I think there's pretty broad understanding about the dire straits of journalism at the moment, particularly in the US. I'm sure we'll touch on just why it's so bad and how it's gotten so bad. But first, I'd like to talk a bit about how we got here, and maybe we could start at the beginning. How did the founding fathers view journalism?
Victor Pickard: Sure. There's a number of caveats that I think are warranted before we start invoking the so-called founding fathers. Of course, they're not people that we should necessarily romanticize. Many of them were slave owners and certainly were not the most enlightened people on the planet. But one thing that they did understand at least intuitively was the press, the press system, which at that time was very different compared to what we have today. But there was this notion that to have self-governance, you needed to have an informed populace, you needed to protect institutions of the press. Even if we're just talking about pamphleteers at that time, there was this notion that there was an affirmative duty that the government should ensure that there's some kind of free, and by implication, functional press system. And part of this can be seen quite clearly in the first policy debate in the United States in the late 1700s, 1790s, around the postal system. The postal system at that time was primarily a newspaper delivery infrastructure. By the early 1800s, still as much as 95% of the weight of the post was comprised of newspapers. So it wasn't just people writing letters home to mom, it was the circulation of newspapers and of information throughout society.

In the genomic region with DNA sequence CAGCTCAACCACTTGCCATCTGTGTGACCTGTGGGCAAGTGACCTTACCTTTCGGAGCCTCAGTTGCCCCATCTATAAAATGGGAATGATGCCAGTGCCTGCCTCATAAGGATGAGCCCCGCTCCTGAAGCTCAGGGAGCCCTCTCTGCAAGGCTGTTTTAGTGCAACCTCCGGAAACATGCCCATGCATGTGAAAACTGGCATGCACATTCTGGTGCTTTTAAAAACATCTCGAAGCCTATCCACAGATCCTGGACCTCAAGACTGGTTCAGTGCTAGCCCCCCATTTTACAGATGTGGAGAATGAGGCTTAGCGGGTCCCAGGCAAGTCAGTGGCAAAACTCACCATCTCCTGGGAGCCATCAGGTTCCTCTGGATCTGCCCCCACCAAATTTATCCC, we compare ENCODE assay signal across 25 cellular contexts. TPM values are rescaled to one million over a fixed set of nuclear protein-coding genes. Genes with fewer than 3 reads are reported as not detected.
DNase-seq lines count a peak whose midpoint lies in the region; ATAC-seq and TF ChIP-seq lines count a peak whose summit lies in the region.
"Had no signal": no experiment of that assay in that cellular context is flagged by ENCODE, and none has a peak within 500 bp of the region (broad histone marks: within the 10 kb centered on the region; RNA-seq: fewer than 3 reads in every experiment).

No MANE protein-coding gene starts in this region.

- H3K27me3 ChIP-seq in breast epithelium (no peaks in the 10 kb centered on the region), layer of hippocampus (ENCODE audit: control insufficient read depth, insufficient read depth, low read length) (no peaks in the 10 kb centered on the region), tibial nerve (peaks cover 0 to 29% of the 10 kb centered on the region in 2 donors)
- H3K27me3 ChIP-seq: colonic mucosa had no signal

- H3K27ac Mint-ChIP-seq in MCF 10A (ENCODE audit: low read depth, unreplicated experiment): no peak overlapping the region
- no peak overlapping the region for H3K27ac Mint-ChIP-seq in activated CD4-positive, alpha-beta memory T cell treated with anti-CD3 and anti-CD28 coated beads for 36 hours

Taylor Owen: And that intent was embedded in the rationale for it?
Victor Pickard: Absolutely. There was a raging debate about, how do we pay for this infrastructure? Should we ensure that the postal system pays for itself? So in other words, charges individual consumer, subscribers the cost of the post, or should it be heavily subsidized? There was a debate about whether there was this commerce function or should we see the postal system as primarily being part of an educational service. The founders thought that the newspaper, that the press itself, was too precious to leave entirely dependent on commerce, that we needed to subsidize it. Today, we would say this was highly socialistic. But at that time, it was fairly common sensical that you would not depend on the market to provide the news and information that a democratic society requires.